Business Cash Flow Mistakes & Best Practices

posted in: Blog, business tips, cash flow | 0

Happy Wednesday and happy first day of fall! Hope you are doing well and that you’re having a good week so far. On Monday, we posted a blog about a very important topic – cash flow versus profit and the differences between them. Today we are going to go a step further and take a closer look at your business cash flow.

First, we are going to look at some mistakes that people make when it comes to their business’s cash flow. And then we are going to look at some of the best practices that you can do with your business cash flow.

5 Mistakes to Avoid with Business Cash Flow

Not Keeping Any Cash Reserve

business cash flow

This is something that you should remember when it comes to your business and your personal life. This way when you are faced with the unexpected, you have some money put away for an emergency.

Picture this: your company’s rolling along and the sales are doing well. You are thinking about the way that you might expand or grow, and you lose your best salesman to a competitor. Or maybe you are finding that your supplier has doubled their prices.

One of the biggest things that you want to do is to make sure that you have some money kept in reserve. It’s not a matter of if something is going to go wrong but when. This cash reserve can help with keeping you afloat. This can be built slowly if need be. However, it should be done.

Confusing Revenue & Profit

It’s not uncommon for business owners to believe that their business is successful. They see a lot of revenue that is coming in, your reputation in the industry is great and you have many new clients. However, revenue’s only one part of a business’s profitability equation.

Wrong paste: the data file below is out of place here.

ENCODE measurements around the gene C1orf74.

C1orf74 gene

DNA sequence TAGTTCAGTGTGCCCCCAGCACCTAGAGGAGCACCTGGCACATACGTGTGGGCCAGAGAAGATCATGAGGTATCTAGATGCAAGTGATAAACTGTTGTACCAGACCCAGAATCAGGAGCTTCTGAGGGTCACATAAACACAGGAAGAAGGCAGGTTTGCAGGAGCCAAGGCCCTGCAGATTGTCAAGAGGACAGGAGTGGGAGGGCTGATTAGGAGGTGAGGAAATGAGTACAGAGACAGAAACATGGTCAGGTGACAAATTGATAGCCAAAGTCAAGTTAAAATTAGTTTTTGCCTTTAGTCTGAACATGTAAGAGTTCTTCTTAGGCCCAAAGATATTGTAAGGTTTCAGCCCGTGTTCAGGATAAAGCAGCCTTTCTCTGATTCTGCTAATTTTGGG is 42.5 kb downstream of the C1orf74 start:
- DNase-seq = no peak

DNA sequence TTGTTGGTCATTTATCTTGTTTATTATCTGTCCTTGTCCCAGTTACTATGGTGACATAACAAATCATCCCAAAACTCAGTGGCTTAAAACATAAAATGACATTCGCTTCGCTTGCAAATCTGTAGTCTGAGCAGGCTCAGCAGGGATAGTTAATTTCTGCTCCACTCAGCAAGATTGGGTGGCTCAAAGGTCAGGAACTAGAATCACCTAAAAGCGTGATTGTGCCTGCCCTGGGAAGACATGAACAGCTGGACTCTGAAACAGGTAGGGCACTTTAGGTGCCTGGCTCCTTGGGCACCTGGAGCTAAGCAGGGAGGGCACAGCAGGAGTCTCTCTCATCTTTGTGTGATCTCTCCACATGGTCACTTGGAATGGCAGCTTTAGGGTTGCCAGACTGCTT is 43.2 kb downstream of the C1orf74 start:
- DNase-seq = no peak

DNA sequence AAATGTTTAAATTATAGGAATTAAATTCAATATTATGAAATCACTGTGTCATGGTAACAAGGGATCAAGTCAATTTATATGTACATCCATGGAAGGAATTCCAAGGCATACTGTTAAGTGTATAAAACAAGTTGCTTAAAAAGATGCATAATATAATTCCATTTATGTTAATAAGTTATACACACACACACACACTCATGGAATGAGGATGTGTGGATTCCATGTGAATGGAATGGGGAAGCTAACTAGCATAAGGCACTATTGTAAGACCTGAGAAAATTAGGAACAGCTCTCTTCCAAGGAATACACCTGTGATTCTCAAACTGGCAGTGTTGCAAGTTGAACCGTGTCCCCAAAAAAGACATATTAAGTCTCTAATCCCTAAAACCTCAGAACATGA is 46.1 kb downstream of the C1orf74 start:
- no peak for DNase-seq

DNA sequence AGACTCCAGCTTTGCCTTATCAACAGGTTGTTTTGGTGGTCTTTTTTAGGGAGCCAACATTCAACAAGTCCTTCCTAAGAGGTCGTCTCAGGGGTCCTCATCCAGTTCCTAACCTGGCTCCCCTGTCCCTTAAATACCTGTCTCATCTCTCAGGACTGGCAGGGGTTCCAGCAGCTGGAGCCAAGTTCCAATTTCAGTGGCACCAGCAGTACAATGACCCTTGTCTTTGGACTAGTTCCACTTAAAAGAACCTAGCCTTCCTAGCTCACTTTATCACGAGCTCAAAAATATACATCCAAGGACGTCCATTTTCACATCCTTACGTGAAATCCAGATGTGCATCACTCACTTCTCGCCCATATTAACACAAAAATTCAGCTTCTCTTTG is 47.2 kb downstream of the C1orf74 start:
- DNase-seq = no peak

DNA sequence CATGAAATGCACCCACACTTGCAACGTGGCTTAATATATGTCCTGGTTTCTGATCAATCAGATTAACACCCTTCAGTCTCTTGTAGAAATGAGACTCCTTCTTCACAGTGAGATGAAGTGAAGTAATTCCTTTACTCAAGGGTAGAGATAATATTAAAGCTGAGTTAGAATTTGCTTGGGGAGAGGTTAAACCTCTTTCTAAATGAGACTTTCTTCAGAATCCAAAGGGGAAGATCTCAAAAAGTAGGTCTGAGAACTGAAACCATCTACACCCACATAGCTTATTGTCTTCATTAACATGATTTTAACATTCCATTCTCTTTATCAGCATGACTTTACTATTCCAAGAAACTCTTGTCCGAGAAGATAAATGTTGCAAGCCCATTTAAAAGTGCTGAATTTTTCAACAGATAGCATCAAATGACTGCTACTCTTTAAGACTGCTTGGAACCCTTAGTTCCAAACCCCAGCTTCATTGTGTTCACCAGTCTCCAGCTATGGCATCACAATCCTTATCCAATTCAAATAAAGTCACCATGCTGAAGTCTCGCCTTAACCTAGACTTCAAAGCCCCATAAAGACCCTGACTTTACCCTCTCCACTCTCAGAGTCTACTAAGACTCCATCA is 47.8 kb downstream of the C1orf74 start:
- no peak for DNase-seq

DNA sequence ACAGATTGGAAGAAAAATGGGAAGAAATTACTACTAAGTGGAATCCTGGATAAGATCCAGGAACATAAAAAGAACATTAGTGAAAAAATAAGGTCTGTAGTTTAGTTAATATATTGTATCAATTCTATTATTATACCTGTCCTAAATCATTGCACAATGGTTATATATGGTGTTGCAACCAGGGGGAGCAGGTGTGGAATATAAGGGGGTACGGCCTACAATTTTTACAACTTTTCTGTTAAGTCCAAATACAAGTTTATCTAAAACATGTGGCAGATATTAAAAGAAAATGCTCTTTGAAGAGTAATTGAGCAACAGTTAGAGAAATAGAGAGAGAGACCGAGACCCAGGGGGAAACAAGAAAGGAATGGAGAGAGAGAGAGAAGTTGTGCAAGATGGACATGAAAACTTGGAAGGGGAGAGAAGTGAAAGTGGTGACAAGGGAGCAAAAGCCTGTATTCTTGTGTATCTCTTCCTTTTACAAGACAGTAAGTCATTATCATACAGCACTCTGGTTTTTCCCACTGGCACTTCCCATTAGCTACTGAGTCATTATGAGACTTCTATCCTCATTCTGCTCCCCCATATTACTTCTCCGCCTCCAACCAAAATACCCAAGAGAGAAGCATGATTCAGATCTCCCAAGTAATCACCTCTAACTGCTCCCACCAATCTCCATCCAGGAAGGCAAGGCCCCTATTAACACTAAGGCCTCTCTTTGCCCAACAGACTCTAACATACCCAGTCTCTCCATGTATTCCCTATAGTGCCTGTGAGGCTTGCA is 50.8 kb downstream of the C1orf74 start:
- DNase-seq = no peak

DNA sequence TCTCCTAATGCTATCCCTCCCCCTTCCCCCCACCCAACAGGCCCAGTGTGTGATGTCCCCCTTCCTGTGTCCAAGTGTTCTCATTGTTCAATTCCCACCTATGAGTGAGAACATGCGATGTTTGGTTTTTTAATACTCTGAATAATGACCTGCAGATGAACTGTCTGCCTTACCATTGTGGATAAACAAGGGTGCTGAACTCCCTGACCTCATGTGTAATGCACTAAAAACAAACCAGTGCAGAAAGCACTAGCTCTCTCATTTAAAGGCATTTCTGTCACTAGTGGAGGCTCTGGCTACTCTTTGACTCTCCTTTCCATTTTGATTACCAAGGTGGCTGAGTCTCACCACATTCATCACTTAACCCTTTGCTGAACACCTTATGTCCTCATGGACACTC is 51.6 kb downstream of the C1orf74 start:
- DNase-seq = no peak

When you have expenses that match or exceed the revenue will mean that you aren’t making money. When you are selling $2 million worth of product annually and you are spending that same amount, you’re breaking even.

If your strategy for cash-flow management doesn’t include you setting aside portions of the revenue ad your profit, there’s really no point.

Borrowing Money

This is something that a lot of business owners make. You have a business, and you have a shortfall, so you borrow the money to cover your bills. You may think to yourself, I’ll just borrow this until that big invoice is paid or until sales start picking up.

The real issue is that your business has problems with your cash flow. The expenses are way too high, or you are setting your prices too low. When you have a loan that has to be paid back, this is going to add to your problem rather than solve it.

When you are finding that your cash-flow management’s letting you down and you’re finding that you’re in the red temporarily, leave taking out a loan to the very last option. The better choice is running promotions for generating sales or looking at expenses and seeing what you can cut back on before taking out a loan.